Become sustainable for profitability, not just green credentials
It’s environment focus week on Bdaily, and we are looking at what the low-carbon economy really means for UK SMEs, as well as picking apart the nuts and bolts of adapting business to “go-green.“ Here, Andy Pilley, managing director of BES, talks about driving profits and staying ahead of the competition through sustainability features.
With global pressures brow-beating British entrepreneurs, the quest to become sustainable and more energy-efficient can appear low on the agenda of many UK businesses, particularly SMEs as yet untouched by mandatory carbon reporting regulations. But therein lies a warning - that of ignoring energy efficiency at your peril if you are fighting to compete with larger businesses who are bringing energy efficiency measures on board to comply with Government legislation. If your main platform for competing with larger organisations is based on cost, your strength could rapidly become a weakness if your competitors begin to make savings through energy efficiency measures. If you wish to compete on the same playing field going forward, you too need to make sustainability your goal.
In the past, energy efficiency has been linked to heavy expenditure on new heating systems, plant and technologies. It isn’t surprising that many smaller businesses have sidelined energy efficiency when it has entailed such heavy outlay. Now, however, things are changing and businesses are increasingly making savings through behavioural switches and new cultural attitudes towards energy usage.
During the recession, all the altruistic reasons for being green and sustainable have largely been subservient to the more bread and butter notion of having to save money in order to survive and stay profitable. With finite fossil fuel resources at the country’s disposal, energy prices have remained at a level unpalatable to many businesses – something BES as a commercial gas and electricity supplier appreciates. While helping our customers as much as we can (we were one of only a few suppliers in April 2012 to lower our already competitive prices for commercial electricity, for instance), we are increasingly trying to communicate to businesses that energy efficiency makes sound financial sense. While they cannot influence global fuel prices, many businesses can control the amount of energy they consume and keep costs in check.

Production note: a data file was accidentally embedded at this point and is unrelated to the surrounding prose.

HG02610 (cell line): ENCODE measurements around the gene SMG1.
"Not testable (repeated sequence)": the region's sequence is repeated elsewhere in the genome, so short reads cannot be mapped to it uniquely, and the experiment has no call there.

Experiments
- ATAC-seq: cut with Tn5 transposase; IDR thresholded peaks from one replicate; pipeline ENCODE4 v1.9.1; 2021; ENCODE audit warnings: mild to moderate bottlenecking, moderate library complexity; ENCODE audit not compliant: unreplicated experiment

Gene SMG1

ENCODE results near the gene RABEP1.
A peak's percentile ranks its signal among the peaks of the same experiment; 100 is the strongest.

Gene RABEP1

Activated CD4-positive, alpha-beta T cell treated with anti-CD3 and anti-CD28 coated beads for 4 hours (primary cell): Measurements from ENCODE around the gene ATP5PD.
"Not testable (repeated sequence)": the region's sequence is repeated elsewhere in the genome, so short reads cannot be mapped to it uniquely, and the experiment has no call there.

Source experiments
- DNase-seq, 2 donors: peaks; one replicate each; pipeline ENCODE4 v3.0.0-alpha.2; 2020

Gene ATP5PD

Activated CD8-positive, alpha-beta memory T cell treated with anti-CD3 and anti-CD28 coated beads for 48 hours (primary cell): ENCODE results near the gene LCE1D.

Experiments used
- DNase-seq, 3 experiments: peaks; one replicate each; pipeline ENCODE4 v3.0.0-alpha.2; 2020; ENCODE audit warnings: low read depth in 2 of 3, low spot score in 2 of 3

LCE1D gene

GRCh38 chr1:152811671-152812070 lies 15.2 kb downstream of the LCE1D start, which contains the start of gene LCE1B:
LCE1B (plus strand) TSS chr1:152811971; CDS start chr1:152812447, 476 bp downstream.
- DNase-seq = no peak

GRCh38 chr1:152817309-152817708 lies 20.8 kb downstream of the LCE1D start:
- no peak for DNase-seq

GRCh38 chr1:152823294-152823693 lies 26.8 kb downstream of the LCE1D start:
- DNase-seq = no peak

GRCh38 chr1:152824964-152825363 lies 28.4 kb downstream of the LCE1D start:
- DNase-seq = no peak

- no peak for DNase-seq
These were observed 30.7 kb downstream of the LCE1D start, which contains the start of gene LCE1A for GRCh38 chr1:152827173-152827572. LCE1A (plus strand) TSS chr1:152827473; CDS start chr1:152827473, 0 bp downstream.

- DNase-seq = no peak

To assist this, BES provides all new commercial electricity customers with a free-of-charge smart meter, through which to monitor electricity consumption. This removes the need for the estimated bills that can decimate cash flow forecasts, as all meter information is communicated in real time.
At another level, however, we are trying to champion energy efficiency and extol its virtues through an SME’s eyes. “Being green” is fundamentally about cost control, achieving core strategic competencies, being leaner and meaner and preparing for that almost inevitable day when the carbon emissions regulations will hit your business.
It’s about competing, ensuring nobody gets a competitive advantage over you and appealing to the increasing number of consumers wishing to only do business with those with environmentally sound policies. By becoming sustainable, you can enhance your brand reputation, tap new markets and build better relationships with all of your stakeholders.
Fuel prices are not going to tumble dramatically and it will take years for renewable and nuclear power to make a difference. Your route to lower energy costs is not blowing in the wind, however, but in your hands. Examine how you can make a tangible difference to costs and your business may well become re-energised.
Here are some other environment focus articles that may be of interest to you: carbon reporting in logistics firms; what are the benefits of electric vehicles?; we talk to a print business about why SMEs need to go green; find out how one innovative business is using ozone as a cleaning tool; what does sustainability really mean to your business?; funding support for green businesses; a green adaptation case study; and why innovation is needed to finance energy efficiency.
This was posted in Bdaily's Members' News section by Andy Pilley .
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